“Solar Systems are Needed to Generate Life” –Not Just Rocky Planets with Water

Whole solar systems are needed to generate life, not just terrestrial planets with water. Life probably needs a solar system similar to our own to start, although autogenic processes –where something in life is created spontaneously with self assembly– could still occur in a system that only has gas giants. There is evidence that life on Earth could not have started without the other planets. The conditions on the prehistoric Earth would only have served to inhibit the formation of RNA. Mars, on the other hand, would have been just right. While there was some water on ancient Mars, there wouldn’t have been enough to hamper the formation of RNA. Also, while the early Earth was starved of oxygen, Mars would have had enough to create oxidized molybdenum and boron, which are pivotal in the construction of RNA.

Autogenic forms are probably more widespread than life in the Universe as they can be constructed from many different materials. It’s a generic type of chemistry which may be similar throughout the Universe, indicating that the process is more important that than the molecules themselves.

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Aesthetics Artwork Notes

Oct. 17, 2011

Aesthetics Artwork Notes

What my artwork will aim to do:

1. Sensory: Aesthetics based on the origin of the word aesthetics: “Aisthitikos is the ancient Greek word for that which is ‘perceptive by feeling.’ Aisthisis is the sensory experience of perception.

The artwork must create a sensory experience and engage several sense organs in a potent way.

2. Corporeal: Buck-Morss claims that we find ourselves returned to the origin of the word aesthetics through the “Benjamin revolution,” which demands of art to: “undo the alienation of the corporeal sensorium, to restore the instinctual power of the human bodily senses for the sake of humanity’s self-preservation.”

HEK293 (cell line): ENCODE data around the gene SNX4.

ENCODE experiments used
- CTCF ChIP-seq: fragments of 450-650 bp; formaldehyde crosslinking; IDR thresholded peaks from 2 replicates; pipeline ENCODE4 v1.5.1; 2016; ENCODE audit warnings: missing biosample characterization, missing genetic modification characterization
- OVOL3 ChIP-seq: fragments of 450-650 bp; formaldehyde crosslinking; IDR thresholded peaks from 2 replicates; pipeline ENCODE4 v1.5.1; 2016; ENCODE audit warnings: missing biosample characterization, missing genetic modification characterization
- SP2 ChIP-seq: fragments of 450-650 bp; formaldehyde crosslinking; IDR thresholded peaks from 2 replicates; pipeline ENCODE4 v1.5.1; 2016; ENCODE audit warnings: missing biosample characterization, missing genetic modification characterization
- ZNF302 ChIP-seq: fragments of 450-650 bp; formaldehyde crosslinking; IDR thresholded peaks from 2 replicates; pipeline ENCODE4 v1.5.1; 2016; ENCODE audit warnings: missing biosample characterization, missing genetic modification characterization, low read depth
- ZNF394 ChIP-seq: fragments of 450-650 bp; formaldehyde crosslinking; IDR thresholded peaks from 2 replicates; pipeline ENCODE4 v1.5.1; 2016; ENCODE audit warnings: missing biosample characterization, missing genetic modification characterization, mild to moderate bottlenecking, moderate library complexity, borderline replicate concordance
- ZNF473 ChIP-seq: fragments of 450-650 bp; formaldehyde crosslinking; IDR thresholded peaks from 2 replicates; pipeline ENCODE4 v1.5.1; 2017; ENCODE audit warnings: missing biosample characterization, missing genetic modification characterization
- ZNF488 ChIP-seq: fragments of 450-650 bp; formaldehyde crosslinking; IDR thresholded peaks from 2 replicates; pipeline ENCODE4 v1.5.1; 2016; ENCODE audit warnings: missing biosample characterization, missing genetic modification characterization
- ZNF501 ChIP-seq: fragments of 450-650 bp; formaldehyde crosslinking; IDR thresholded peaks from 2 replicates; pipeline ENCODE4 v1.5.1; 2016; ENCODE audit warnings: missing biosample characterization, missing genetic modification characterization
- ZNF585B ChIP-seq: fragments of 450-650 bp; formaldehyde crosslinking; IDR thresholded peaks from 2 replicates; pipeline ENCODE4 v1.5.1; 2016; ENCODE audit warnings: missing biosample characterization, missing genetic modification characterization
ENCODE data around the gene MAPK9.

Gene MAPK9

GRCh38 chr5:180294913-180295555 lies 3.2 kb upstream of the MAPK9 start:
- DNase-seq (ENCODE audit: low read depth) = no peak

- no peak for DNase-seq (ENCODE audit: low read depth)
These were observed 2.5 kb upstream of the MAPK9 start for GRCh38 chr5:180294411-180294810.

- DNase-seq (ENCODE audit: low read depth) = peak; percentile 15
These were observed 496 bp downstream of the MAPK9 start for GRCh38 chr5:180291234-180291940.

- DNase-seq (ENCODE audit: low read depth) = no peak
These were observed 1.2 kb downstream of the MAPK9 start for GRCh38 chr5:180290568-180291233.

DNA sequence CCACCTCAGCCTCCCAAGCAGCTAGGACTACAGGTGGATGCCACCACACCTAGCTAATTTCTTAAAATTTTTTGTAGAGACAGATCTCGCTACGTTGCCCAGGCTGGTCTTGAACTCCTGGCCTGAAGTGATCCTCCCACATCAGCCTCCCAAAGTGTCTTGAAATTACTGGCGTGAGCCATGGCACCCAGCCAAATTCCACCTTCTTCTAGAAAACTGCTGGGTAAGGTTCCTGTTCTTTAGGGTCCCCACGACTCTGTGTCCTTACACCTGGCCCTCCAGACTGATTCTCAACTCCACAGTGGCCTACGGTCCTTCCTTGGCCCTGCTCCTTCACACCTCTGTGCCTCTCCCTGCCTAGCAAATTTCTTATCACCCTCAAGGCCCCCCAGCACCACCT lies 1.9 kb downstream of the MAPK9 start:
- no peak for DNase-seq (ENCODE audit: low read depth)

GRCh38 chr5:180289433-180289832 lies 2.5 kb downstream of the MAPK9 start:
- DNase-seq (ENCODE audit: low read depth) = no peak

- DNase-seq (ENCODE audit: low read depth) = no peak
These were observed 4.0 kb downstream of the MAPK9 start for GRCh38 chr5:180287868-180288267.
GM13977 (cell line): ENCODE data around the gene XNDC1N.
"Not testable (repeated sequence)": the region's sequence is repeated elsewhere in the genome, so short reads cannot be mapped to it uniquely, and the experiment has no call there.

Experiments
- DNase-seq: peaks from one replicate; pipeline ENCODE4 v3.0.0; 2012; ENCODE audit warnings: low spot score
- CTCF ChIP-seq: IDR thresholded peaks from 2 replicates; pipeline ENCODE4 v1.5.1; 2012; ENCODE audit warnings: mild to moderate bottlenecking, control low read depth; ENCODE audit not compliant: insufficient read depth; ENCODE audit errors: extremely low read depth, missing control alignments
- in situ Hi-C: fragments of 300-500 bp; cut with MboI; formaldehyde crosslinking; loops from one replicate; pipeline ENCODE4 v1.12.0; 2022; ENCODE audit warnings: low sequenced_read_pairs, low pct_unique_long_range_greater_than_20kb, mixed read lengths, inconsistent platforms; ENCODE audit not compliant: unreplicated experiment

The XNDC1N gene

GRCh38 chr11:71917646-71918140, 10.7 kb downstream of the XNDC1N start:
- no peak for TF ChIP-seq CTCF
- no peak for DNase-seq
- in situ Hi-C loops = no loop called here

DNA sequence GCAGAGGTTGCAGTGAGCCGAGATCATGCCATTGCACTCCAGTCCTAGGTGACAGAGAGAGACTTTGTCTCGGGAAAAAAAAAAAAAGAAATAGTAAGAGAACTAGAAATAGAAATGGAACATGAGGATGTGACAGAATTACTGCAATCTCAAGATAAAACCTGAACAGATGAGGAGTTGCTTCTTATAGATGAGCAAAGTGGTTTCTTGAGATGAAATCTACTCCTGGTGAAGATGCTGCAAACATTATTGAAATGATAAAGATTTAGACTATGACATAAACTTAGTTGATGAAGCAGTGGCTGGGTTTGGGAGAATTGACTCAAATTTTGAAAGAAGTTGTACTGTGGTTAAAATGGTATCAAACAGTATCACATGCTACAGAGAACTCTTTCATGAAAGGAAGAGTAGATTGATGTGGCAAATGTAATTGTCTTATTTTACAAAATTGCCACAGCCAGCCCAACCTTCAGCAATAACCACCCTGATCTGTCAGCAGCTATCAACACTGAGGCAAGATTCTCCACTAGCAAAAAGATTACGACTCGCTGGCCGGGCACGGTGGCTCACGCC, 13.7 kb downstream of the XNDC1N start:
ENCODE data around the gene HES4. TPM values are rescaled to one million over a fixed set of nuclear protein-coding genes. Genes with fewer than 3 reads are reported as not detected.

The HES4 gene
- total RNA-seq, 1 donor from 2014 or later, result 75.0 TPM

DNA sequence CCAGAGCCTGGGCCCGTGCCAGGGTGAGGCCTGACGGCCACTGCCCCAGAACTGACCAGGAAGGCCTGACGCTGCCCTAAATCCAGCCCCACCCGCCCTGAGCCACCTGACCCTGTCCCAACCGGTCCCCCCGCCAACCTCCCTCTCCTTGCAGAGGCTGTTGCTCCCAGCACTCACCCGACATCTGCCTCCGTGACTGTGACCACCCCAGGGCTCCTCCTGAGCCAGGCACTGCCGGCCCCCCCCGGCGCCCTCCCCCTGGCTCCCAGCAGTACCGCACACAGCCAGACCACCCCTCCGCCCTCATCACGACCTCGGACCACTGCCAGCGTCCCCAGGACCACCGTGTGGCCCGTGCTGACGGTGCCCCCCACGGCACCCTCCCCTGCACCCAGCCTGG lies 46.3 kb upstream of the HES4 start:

“The original field of aesthetics is not art but reality–corporeal, material nature.”

The artwork should draw on the idea of the corporeal—of the visceral body. Use fleshy pink and red tones. Bubblegum gives it a soft, moist, palpable but uncomfortable feel, as well as a strong scent. It is reminiscent of the body interior.

3. Instinct: “so little does aesthetics have to do intrinsically with the philosophical trinity of Art, Beauty, and Truth, that one might rather place it within the field of animal instincts.”

The artwork should look like something instinctual, and alive, rather than something wilted but beautiful. The artwork is independently functional—like a heart, which is self-propagating, and beats of its own accord, independent from the brain. This also refers to autogenesis, in the sense that a “living organ” (the artwork) is created out of inanimate matter.

4. Autogenesis: From the Futurist manifesto: “War is beautiful because it initiates the dreamt-of metallization of the human body.”

This dreamt of metallization of the human body is based on this leitmotif of autogenesis. The light bulbs add a mechanical aspect to the artwork, as they seem either suffocating or intrusive within the visceral mass.

Title: The Head, the Heart, and the Gut defines to the artwork as a functional, living thing that can sense its surroundings just as the viewer can sense it. The artwork has these 3 necessary organs, which, on their own, only speak of cold, inanimate objects: the mechanical head (light bulbs), the muscle fibers of the heart (yarn), and the disgusting gut that digests all (gum).